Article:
Format: DVD from Northern Illinois University Founders Memorial Library on The New Portable.
Horror comedies are evidently really hard to make. I say this because so few of them are any good. The vast majority of them appear to be comedy first, horror second. This works out to the detriment of both the comedy and horror elements. Oh, sure, there are some really good ones out there (Tremors, Slither, Shaun of the Dead and any number of others), but most of them aren’t funny and even fewer are actually scary. Idle Hands manages a few laughs and no scares, so I guess in that respect it’s slightly ahead of the curve.
There’s a surprising amount of plot for such a nothing of a movie. At least there are a lot of plot elements with which I need to contend. Anton Tobias (Devon Sawa) is a high school burnout who wants nothing more from life than to sit on the couch, watch television, and smoke a huge amount of pot. This is a philosophy shared with and endorsed by his two friends Mick (Seth Green) and Pnub (Elden Henson). Despite his constant television watching, Anton is unaware of a killing spree going on in his town that has recently included his parents. This is despite the fact that Anton himself is responsible.
See, Anton’s right hand has become possessed. We learn eventually through the appearance of a druidic priestess named Debi LeCure (Vivica A. Fox) that there is some demonic entity that possesses the laziest slacker it can find to commit a bunch of murders and drag souls off to hell. And now Anton is the latest host. This is going to cause him to kill both Mick and Pnub, who are going to decide that they don’t feel like going down the tunnel of light and will instead reanimate their own corpses.
The core problem with a movie like Idle Hands is not the premise of someone’s hand becoming possessed. I mean, in a very real sense, this movie is simply the hand possession scene from Evil Dead II played out over 90 or so minutes. This is almost literally true since Anton does, in fact, cut his hand off and then fight against his animated appendage for a good portion of the film.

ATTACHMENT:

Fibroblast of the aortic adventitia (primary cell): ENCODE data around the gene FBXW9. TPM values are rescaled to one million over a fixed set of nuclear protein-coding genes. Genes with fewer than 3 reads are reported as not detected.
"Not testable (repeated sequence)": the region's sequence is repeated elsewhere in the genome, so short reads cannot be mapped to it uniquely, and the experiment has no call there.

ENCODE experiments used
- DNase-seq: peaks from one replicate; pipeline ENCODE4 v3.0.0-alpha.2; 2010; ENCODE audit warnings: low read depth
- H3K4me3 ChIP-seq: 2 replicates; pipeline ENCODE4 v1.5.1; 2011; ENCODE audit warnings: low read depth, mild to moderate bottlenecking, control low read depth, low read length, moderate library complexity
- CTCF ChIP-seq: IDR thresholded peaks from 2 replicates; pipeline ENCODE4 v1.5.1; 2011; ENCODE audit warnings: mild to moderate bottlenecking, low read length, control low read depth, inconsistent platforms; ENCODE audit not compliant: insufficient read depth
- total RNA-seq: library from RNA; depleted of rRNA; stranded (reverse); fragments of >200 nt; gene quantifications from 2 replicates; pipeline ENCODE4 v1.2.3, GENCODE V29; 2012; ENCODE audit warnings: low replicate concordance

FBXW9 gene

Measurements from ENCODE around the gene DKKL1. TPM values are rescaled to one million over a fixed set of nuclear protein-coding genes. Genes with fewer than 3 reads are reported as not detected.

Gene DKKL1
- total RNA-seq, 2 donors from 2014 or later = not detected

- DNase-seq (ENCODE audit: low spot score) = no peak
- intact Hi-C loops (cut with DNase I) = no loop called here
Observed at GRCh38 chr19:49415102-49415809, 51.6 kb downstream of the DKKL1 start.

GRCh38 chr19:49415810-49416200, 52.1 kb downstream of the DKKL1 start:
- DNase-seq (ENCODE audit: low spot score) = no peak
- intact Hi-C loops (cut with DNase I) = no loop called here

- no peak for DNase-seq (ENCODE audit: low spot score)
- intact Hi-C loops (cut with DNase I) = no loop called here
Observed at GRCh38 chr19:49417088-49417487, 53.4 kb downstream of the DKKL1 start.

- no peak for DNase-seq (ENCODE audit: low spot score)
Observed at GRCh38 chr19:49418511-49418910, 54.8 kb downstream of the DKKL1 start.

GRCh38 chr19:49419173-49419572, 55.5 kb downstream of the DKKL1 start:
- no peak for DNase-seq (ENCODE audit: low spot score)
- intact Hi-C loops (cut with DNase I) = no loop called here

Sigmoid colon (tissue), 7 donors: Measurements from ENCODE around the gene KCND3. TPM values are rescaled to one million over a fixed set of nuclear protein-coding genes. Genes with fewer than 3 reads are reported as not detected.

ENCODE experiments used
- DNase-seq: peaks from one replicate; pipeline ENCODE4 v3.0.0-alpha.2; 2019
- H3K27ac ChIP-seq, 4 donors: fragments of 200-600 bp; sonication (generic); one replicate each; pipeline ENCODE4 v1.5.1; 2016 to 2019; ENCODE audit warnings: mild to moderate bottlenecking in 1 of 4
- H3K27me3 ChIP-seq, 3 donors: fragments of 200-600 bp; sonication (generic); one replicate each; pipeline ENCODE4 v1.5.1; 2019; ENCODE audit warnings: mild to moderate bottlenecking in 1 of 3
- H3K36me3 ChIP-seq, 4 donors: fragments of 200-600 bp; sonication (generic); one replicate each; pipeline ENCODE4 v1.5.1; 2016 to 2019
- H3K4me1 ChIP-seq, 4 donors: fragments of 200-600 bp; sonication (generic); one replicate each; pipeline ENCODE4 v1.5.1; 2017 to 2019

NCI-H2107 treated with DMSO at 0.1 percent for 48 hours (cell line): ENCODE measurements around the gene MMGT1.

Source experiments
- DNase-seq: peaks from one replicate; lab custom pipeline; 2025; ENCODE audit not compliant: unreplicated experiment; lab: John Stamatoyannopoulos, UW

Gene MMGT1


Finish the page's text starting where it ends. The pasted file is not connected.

The fact that this is in some ways a remake of a vastly superior film is not the problem here. It’s that because Idle Hands is so interested in being funny before it is scary, it attempts to jumpstart the comedy. It does this by making everyone in the movie incredibly stupid. It also makes most of them unlikable, but before we get there, they’re really stupid.
How stupid? Well, Anton, it turns out, has had a crush for years on his neighbor Molly (Jessica Alba). He finds a reason to talk to her, and, because his hand is possessed, he’s a lot more forward with her than would be acceptable anywhere. And, of course, she likes it. He’s still concerned about trying to get into Molly’s pants despite the fact that he’s killed his friends who are now walking around as corpses and despite the fact that his possessed hand is running around still killing people.
This is not limited to Anton. When Debi LeCure shows up, Anton’s neighbor Randy (Jack Noseworthy) immediately makes a play for her and is so unbelievably, smarmily sexist that he should earn multiple punches in the face. Instead, he’s eventually rewarded with sex. This is a movie that hates women in a very real way, although not nearly as much as it seems to think that references to pot smoking are the height of comedy.
Idle Hands is everything that’s wrong with ‘80s and ‘90s teen sex comedies, everything wrong with bad horror movies, and everything wrong with Cheech and Chong films rolled into one stupid package. In fact, the only thing I like about it is that Seth Green and Elden Henson are funny. Oh, they’re stupid and sexist and equally too hung up on pot jokes, but the performances are winking at the audience in the best way possible. Other than them, though, there’s nothing here that’s good for anything.
Why to watch Idle Hands: Seth Green and Elden Henson.
Why not to watch: It’s powerfully stupid.